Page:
The German NetzDG: A Risk Worth Taking?

The German Gesetz zur Verbesserung der Rechtsdurchsetzung in sozialen Netzwerken (Netzwerkdurchsetzungsgesetz) (literally: Law on the improvement of law enforcement in social networks – NetzDG) has attracted much media attention since fully entering into force on 1 December 2017. This was sparked to a significant extent by a few high profile deletions, including a tweet from the responsible Minister for Justice.

This contribution will give a succinct overview of the NetzDG and explain how some of the criticisms are overstated and partially misguided. While the NetzDG is unlikely to resolve all challenges surrounding social media and freedom of expression, and undoubtedly presents a certain risk of stifling expression online, I believe it is nonetheless a significant step in the right direction. Rather than undermine freedom of expression, it promises to contribute to more inclusive debates by giving the loud and radical voices less prominence. In any case, it appears reasonable to let this regulatory experiment play out and observe whether fears over a ‘chilling effect’ on free expression are borne out by the evidence. A review of the law and its effects are is planned after an initial three year operation period, which should deliver ample data and regulatory experience while limiting the scope for potential harm.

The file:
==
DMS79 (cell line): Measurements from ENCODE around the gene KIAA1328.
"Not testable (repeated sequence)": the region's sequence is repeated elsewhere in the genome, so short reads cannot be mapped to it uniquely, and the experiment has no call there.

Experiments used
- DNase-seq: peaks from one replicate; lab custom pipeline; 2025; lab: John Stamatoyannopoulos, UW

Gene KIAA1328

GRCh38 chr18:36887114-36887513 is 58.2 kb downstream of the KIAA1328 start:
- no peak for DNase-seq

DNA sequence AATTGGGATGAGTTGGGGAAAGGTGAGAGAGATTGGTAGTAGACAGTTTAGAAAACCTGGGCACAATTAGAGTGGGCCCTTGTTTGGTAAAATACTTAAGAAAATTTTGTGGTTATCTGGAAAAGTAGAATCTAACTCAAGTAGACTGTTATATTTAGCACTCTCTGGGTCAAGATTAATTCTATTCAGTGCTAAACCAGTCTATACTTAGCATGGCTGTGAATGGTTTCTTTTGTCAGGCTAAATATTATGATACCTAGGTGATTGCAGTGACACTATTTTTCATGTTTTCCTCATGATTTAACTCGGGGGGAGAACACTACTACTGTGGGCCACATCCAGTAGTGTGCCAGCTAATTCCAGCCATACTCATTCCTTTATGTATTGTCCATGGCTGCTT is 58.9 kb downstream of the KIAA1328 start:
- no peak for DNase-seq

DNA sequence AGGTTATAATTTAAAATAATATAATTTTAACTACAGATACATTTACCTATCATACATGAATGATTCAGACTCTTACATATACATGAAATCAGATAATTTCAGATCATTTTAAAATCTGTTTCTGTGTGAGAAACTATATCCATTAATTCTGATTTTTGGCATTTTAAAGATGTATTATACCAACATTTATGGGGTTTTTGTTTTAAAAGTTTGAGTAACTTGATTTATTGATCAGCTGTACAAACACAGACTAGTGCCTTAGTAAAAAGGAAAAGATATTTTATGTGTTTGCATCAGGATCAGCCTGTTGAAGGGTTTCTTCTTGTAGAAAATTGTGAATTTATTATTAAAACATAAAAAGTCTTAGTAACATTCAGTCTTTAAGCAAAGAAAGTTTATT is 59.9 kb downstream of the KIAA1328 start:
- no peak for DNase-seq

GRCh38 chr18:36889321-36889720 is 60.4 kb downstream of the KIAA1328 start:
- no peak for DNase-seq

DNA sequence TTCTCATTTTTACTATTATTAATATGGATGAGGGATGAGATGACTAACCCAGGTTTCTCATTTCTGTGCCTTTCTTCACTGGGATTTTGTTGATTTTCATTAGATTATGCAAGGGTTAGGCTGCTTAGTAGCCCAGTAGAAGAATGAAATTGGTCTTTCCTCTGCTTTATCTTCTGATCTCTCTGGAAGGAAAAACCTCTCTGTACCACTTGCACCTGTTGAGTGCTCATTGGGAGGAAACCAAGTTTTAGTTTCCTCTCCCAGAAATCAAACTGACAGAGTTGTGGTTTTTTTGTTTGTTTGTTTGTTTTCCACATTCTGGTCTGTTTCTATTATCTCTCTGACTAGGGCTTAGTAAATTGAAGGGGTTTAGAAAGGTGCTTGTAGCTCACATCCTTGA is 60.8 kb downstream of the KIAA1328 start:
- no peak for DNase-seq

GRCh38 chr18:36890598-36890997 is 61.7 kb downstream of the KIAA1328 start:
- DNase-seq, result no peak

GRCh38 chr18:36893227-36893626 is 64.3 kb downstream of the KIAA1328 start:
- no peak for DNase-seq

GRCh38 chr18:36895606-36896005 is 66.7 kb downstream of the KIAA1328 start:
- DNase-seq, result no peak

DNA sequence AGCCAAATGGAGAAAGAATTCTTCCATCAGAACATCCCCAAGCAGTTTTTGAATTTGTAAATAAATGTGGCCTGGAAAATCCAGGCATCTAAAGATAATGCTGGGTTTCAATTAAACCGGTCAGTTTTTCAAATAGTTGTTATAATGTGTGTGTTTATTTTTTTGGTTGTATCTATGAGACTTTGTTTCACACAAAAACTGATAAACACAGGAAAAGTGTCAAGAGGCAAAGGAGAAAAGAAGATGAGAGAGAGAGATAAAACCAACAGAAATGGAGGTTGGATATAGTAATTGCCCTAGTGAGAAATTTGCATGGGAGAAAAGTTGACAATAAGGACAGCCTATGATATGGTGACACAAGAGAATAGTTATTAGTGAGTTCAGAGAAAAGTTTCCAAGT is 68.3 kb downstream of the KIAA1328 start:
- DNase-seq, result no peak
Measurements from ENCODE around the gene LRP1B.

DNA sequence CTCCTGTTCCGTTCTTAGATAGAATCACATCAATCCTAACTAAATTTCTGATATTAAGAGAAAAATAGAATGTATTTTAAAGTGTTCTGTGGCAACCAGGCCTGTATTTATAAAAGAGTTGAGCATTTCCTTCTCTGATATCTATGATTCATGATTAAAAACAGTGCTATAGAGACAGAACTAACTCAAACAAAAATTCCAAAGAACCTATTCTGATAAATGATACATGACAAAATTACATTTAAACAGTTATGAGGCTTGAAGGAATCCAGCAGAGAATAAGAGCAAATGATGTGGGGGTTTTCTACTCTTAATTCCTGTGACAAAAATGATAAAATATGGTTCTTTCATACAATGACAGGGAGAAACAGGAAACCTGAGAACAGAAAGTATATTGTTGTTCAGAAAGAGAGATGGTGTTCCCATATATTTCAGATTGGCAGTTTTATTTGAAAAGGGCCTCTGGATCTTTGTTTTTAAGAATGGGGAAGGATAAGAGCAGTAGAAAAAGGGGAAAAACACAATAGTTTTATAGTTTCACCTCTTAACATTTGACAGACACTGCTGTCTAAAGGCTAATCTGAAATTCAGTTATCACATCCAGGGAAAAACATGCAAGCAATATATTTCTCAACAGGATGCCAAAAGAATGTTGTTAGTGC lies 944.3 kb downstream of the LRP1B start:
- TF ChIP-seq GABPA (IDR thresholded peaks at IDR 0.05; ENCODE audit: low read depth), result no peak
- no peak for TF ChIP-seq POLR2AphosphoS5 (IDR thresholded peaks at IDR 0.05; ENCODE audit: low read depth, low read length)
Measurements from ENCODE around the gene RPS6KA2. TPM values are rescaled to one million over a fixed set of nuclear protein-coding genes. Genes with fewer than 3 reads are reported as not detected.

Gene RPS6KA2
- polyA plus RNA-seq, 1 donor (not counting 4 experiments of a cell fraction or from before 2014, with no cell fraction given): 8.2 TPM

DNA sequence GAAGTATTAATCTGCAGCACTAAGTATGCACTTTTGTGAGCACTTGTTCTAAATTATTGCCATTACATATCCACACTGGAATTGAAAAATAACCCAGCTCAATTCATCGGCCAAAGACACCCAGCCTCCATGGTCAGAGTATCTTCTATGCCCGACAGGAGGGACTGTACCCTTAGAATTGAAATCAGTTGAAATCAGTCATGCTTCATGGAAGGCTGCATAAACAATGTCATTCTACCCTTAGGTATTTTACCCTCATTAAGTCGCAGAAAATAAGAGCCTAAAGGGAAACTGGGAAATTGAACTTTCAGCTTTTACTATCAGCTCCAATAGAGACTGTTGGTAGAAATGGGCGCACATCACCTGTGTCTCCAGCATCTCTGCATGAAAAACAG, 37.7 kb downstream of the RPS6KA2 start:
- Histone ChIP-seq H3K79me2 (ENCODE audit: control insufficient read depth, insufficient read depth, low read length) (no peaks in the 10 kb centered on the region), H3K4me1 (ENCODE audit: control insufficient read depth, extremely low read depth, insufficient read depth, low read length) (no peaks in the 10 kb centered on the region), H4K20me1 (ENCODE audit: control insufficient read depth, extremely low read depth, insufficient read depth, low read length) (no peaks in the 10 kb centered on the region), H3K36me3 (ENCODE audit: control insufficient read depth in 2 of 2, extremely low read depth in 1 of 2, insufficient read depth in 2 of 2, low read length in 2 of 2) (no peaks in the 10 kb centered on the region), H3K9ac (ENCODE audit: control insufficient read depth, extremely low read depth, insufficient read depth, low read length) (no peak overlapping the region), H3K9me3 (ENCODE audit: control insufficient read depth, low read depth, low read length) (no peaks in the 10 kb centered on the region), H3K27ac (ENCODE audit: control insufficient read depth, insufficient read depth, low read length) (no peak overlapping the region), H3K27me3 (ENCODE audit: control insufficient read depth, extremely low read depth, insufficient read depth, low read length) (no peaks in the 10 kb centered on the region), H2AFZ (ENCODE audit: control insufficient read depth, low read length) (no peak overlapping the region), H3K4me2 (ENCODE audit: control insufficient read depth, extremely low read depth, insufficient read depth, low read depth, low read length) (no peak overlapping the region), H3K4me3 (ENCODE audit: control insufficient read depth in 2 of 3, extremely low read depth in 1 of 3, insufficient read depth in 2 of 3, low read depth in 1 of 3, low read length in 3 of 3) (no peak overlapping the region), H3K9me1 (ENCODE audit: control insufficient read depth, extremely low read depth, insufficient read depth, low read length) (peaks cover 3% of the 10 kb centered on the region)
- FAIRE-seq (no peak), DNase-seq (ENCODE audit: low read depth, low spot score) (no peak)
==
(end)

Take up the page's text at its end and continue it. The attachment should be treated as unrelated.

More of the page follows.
The statute in a nutshell

The NetzDG provides compliance regulations for social media platform operators with at least two million users within Germany. Social media networks are defined as internet platforms that seek to profit from providing users with the opportunity to share content with other users and the broader public. Platforms which provide individualised communication services, such as email or messaging apps, as well as platforms providing editorialised content, such as news websites, are explicitly excluded from the scope of the law (§ 1 I NetzDG) ...

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